Hillary Clinton has been making the rounds lately to promote her latest book which attempts to explain, from her point of view, what happened during the 2016 presidential election. While she has a few kind words to say about Bernie Sanders, the sentiment is almost entirely negative.


The Hill reports on how Hillary blames Bernie for one of Donald Trump’s most frequently-repeated attacks:

Former Democratic presidential nominee Hillary Clinton is blaming Sen. Bernie Sanders (I-Vt.) for doing “lasting damage” to her campaign and of “paving the way” for President Trump’s attack against her as “Crooked Hillary.”

According to excerpts of Clinton’s new campaign tell-all book, “What Happened,” Clinton claims that she wanted to fight back against Sanders’s characterization of her as beholden to corporate influence but that former President Obama and others advised her to stay quiet.

“Throughout the primaries, every time I wanted to hit back against Bernie’s attacks, I was told to restrain myself,” Clinton writes. “Noting that his plans didn’t add up, that they would inevitably mean raising taxes on middle-class families, or that they were little more than a pipe-dream — all of this could be used to reinforce his argument that I wasn’t a true progressive. My team kept reminding me that we didn’t want to alienate Bernie’s supporters. President Obama urged me to grit my teeth and lay off Bernie as much as I could. I felt like I was in a straitjacket.” [Emphasis added]

Even President Obama does not make it out unscathed, as the last sentence shows. The conventional wisdom on the Democratic side was that Hillary was at risk of going too hard against Bernie, which would somehow create a backlash against her, perhaps costing her the nomination. As someone who observed the entire 2016 cycle from beginning to end, it was evident that Hillary was holding back, and came across at times of being fearful that hitting Bernie hard would be like opening a can of worms she couldn’t contain.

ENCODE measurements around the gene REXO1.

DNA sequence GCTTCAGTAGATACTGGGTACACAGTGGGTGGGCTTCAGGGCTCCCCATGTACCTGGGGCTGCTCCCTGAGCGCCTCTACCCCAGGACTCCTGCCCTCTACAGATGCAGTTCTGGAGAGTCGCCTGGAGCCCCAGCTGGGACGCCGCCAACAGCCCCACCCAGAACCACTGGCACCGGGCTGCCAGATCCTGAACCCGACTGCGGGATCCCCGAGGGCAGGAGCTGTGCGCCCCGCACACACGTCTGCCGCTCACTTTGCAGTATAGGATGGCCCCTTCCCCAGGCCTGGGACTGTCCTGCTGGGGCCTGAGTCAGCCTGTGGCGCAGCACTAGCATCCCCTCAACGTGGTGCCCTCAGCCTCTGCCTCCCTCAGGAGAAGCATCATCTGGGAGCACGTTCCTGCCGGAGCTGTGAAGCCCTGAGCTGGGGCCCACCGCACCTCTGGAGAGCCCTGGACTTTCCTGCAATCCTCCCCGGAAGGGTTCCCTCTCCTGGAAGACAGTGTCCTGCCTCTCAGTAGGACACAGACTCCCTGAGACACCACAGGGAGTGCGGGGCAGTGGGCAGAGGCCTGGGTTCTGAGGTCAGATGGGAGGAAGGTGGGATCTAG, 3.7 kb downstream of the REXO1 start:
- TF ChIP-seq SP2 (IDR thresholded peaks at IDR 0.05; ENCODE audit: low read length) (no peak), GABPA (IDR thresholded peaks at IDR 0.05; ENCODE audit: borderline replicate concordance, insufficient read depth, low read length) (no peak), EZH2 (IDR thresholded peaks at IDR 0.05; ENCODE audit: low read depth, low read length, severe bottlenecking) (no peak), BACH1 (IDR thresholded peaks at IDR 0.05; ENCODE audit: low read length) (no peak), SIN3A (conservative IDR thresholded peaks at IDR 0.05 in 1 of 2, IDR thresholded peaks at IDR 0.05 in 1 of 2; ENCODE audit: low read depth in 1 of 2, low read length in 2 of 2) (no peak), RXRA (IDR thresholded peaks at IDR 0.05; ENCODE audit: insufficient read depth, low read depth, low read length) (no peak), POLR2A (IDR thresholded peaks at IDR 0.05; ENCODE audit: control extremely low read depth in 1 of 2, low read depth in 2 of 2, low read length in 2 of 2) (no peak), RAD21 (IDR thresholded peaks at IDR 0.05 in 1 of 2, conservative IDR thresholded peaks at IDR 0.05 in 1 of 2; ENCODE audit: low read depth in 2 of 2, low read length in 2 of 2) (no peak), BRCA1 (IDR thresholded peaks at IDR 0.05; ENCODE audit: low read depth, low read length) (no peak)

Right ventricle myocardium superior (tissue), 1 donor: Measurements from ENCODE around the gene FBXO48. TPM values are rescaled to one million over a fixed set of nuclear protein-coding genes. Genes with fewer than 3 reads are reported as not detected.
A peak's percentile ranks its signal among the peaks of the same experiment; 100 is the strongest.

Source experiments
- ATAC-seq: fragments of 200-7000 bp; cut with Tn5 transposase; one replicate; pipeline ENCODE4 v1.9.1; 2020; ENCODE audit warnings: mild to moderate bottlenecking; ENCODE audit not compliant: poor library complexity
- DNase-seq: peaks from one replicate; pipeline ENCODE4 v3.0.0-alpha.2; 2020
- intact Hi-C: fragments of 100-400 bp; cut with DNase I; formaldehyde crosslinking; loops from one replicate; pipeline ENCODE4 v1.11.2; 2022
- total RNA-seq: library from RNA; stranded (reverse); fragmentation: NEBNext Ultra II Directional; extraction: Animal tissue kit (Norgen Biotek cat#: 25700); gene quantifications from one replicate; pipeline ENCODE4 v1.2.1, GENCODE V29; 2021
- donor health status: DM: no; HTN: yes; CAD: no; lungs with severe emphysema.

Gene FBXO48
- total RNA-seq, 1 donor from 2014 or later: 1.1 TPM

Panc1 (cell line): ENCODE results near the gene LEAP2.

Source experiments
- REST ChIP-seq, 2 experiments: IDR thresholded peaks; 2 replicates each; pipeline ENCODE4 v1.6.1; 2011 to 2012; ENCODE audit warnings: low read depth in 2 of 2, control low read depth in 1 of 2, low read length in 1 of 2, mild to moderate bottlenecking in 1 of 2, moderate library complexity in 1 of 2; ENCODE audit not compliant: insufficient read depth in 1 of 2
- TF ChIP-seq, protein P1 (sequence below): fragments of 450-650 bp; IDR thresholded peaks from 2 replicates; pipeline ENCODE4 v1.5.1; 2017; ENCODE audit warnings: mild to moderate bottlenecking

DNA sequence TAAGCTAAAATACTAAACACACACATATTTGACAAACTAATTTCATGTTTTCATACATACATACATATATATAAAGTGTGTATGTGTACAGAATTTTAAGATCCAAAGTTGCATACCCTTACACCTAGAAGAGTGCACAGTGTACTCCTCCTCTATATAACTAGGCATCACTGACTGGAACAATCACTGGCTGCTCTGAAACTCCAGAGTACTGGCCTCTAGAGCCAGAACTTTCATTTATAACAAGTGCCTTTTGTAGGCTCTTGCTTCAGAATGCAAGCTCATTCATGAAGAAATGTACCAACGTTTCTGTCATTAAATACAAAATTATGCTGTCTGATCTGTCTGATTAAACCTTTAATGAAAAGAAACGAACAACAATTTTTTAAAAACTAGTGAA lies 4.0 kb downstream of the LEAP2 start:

In the remaining months of the campaign, Donald Trump wasted no opportunities to point out that Bernie Sanders often accused Hillary of being in the pocket of Wall Street, and perhaps corrupt in other ways. That genuinely could have been seriously damaging to her campaign since it appeared both the “outsiders” were at least in agreement that the “insider” was bad news.

Rather than blame Sanders directly, I think the tiny Democratic primary field in 2016 probably had more to do with the grievances between Hillary and Bernie than the fact that they were the only ones left. It’s arguable that if there was a larger field to begin with, perhaps Sanders wouldn’t have been able to grab a good chunk of primary voters. Then again, with Hillary’s impending 2016 candidacy, was it ever likely that any major names wanted to risk losing to the Clinton machine? Bernie came out of nowhere to be the thorn in her side, and I imagine that today there is very little love lost between both camps.

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Nate Ashworth is the Founder and Senior Editor of Election Central. He's been blogging elections and politics for almost a decade. He started covering the 2008 Presidential Election which turned into a full-time political blog in 2012 and 2016.

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